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An Art Walk Down Sag Harborís Main Street Draws Support For Preservation Campaign

Originally Posted: June 30, 2009

Colin M. Graham

Brenda Siemer, Margret Garrett, Randall Rosenthal and April Gornik at the Silent Art Auction to benefit Save Sag Harbor. Photos by Colin M. Graham

Sag Harbor - Despite predicted reports of continuing rain, the weather on Saturday, June 27 turned out to be perfect, if not a little muggy, for the Sag Harbor Art Walk and Save Sag Harbor Art Auction. The Art Walk, which began at 2 p.m. by the iconic Windmill by the Long Wharf, canvassed 11 local galleries before ending at the Chirsty's Art Center for an art auction to benefit Save Sag Harbor that began at 4:30 p.m.

Save Sag Harbor President Mia Grosjean with Assemblyman Fred Thiele and Joe Petrosik.

Close to 60 local artists donated pieces to help raise money for Save Sag Harbor, along with two limited vintage bottles of wine to be raffled off signed by April Gornik: a Bedell Blanc de Blanc and a Malbec from the Benziger "Imagery" series. The auction featured a who's who of highly regarded artists including Eric Fischl, Ann Chwatsky, Doug Kuntz, Donald Sultan, Laurie Lambrecht, Joe Pintauro, Dorothy Frankel, Ralph Gibson, Dan Rizzie, Randall Rosenthal, and John Alexander to name just a few.

The tour was organized by Tulla Booth of the Tulla Booth Gallery and Rebecca Cooper of The Gallery. The first stop on the walk was Canio's Bookstore, proceeding to the Sag Harbor Whaling Museum, and then down the West side of Main Street to the Delaney Cooke Gallery, the Grenning Gallery, Tulla Booth Gallery, and Urban Zen, before heading back up the East side of Main Street to the Kramoris Gallery, Gallery Merz, Sylvester & Co., The Gallery, Wintertree Gallery and finally ending at Christy's Art Center.

"We did a tour in conjunction with two of the gallery owners here in Sag Harbor who have done this art tour several times," explained artist and Save Sag Harbor board member Gornik at the auction. "We were offered [the Christy's Art Center] very kindly by Michael Eicke but we didn't want to make our event exclusive to this space - we wanted to open it up to the rest of the village and thought that an art tour in combination with this auction would be a great way to get people all around Sag Harbor."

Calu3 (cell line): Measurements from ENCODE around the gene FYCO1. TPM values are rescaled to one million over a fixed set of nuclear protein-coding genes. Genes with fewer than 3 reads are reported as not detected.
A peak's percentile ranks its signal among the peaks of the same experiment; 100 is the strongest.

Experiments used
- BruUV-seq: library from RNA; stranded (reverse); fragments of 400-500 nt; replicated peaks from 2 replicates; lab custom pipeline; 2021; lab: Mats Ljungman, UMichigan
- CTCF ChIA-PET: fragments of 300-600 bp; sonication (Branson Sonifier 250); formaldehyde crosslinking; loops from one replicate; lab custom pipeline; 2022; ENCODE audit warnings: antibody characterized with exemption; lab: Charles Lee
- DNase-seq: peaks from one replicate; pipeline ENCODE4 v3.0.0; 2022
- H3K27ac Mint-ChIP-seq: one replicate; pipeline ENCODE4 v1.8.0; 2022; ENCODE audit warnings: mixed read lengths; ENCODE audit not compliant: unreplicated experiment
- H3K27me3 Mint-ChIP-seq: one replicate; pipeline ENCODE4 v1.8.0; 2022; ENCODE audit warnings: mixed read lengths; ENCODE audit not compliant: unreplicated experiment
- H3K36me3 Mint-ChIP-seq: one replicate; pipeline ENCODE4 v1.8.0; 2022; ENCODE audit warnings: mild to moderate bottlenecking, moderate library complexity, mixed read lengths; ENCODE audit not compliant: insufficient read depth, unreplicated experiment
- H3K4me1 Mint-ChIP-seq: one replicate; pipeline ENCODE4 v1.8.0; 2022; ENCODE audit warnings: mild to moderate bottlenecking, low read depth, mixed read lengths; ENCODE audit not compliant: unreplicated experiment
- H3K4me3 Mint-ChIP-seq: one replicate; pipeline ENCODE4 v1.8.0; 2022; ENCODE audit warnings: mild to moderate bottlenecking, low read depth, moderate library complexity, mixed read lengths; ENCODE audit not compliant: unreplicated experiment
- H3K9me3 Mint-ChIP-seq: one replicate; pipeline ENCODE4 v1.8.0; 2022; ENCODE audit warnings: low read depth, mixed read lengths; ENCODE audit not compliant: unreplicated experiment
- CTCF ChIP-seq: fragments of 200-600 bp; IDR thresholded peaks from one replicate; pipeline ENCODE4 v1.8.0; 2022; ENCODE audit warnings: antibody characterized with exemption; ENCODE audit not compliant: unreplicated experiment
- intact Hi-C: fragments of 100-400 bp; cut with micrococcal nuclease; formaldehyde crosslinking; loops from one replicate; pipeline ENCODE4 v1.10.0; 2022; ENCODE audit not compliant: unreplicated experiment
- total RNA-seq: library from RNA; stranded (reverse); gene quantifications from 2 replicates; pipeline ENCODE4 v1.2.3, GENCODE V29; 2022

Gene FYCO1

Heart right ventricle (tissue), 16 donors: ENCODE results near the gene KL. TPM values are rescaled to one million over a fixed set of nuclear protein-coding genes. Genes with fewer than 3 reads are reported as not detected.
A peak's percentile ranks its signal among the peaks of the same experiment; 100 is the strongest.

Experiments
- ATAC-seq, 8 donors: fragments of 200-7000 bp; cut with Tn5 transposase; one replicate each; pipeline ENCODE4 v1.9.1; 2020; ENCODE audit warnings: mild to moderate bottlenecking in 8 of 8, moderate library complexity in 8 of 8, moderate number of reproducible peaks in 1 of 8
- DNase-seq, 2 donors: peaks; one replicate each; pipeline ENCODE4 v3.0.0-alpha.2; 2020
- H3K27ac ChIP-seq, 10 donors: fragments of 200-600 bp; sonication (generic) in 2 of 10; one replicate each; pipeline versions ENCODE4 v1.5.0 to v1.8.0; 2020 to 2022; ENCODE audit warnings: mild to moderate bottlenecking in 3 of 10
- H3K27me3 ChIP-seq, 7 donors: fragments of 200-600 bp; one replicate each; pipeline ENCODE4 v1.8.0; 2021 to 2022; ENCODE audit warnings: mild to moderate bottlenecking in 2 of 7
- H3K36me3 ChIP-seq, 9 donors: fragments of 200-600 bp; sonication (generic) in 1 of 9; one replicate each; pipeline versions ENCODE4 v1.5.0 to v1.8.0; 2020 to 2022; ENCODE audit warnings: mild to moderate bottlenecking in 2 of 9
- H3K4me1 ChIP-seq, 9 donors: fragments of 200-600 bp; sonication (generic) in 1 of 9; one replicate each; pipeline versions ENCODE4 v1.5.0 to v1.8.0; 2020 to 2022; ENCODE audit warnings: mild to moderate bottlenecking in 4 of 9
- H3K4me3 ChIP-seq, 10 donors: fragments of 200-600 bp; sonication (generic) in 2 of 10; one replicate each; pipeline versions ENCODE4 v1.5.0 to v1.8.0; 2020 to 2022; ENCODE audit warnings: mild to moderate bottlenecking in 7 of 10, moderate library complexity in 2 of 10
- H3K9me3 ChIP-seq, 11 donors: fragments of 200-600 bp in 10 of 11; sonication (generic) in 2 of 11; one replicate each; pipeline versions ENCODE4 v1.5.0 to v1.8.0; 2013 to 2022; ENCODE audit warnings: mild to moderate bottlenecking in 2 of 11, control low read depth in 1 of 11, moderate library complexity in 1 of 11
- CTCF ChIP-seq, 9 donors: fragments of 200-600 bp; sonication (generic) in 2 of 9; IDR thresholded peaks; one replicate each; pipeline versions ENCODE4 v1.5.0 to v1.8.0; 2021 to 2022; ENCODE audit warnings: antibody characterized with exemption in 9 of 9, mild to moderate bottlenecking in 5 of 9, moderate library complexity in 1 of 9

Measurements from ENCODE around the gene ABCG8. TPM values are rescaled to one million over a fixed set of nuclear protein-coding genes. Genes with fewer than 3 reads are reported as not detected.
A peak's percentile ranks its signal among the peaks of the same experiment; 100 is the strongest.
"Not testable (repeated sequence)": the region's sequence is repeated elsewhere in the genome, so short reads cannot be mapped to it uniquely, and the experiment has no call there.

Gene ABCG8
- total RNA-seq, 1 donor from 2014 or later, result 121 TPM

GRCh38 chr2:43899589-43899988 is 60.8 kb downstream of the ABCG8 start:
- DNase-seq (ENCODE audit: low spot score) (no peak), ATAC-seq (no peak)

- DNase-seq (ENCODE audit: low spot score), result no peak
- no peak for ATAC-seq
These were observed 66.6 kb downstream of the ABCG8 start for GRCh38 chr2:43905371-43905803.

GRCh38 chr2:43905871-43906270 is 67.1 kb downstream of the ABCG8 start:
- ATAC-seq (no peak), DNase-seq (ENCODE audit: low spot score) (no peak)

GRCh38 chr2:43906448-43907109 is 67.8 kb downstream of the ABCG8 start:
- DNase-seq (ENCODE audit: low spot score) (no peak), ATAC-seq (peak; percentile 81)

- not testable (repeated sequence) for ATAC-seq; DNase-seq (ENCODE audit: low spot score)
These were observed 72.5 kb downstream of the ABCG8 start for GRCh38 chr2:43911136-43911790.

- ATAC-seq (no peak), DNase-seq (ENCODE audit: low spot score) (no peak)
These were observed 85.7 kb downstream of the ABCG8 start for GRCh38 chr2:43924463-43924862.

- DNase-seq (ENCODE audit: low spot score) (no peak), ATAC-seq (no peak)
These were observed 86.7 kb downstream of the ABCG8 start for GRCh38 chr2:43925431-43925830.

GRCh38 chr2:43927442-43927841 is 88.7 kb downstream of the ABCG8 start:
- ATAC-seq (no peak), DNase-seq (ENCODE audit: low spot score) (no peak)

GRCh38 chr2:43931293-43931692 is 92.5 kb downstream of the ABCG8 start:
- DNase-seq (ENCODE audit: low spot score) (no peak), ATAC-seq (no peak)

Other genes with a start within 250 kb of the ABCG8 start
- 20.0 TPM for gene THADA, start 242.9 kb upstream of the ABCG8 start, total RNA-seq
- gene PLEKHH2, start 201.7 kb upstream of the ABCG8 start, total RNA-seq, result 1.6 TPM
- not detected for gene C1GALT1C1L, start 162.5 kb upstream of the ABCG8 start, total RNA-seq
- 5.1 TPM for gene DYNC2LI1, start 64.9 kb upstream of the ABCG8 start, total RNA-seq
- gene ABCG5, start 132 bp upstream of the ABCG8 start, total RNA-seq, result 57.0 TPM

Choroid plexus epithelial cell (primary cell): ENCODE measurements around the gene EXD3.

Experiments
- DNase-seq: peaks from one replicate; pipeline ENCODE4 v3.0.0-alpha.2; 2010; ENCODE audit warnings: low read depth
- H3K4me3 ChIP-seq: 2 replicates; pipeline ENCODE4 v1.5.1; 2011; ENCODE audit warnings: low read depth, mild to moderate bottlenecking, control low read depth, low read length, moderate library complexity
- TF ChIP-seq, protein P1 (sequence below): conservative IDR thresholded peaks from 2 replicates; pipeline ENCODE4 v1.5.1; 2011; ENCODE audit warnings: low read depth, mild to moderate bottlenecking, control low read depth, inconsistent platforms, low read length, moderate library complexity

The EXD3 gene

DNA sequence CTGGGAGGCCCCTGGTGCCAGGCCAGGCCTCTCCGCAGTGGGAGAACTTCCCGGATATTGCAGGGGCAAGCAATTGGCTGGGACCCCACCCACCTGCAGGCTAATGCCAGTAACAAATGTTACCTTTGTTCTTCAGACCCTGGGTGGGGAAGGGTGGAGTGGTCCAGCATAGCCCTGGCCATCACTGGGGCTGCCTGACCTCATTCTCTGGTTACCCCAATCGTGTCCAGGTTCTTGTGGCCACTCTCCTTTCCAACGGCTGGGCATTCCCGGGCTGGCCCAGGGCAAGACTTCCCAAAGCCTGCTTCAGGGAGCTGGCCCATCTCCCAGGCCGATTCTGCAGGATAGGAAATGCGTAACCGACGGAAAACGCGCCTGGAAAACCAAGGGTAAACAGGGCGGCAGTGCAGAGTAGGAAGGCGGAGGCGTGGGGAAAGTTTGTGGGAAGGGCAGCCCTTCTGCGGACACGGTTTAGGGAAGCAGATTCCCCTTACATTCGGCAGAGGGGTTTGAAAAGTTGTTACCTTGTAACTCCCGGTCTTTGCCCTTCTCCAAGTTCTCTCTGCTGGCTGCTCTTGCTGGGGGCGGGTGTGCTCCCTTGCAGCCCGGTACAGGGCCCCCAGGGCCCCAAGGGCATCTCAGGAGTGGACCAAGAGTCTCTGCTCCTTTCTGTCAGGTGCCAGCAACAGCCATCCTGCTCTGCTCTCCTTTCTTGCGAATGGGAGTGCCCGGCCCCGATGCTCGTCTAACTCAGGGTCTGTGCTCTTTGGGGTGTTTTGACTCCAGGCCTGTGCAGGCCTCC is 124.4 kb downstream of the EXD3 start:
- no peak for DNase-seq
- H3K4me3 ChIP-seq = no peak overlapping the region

Approximately 60 local artists had work for sale at the silent auction. Here some interested buyers are looking at a sculpture by Dorothy Frankel.

Maps were handed out so that people were able to join and leave the tour as they pleased. At the auction event, Gornik related that "the sale of this art is going to fund all of the various projects that Save Sag Harbor is involved in and to try and keep the Village from becoming overdeveloped, overrun, lose its character, etc. Save Sag Harbor is still very concerned about the big box pharmacy that had threatened to come in because it is still not resolved, but we're incredibly pleased that the Village passed the revision of the zoning code, which is a very important way of trying to curb spaces and uses so that big boxes will be discouraged from coming in, but it's not a guarantee," she said with a hint of cautious optimism.

Mia Grosjean, president of Save Sag Harbor seconded Gornik's sentiments. "This benefit is really to top off our kitty as it were. We really encouraged the Village board of Trustees last year and the year before to redo the Village codes for the commercial district. We spent quite a bit of money doing that and now the Village commercial district code has been passed." Grosjean went on to say that they were very thankful for Gornik's work in helping to pull such a wide array of local talent to come out and support their cause. "April is our artist as it were and she is wonderful, and has been an amazing board member. There are a lot of great artists in Sag Harbor. It's a wonderful community and it's great to get them all out, I've been here since 1988 and I had never really been involved with too many of the artists here but to get them involved in what we're doing is terrific."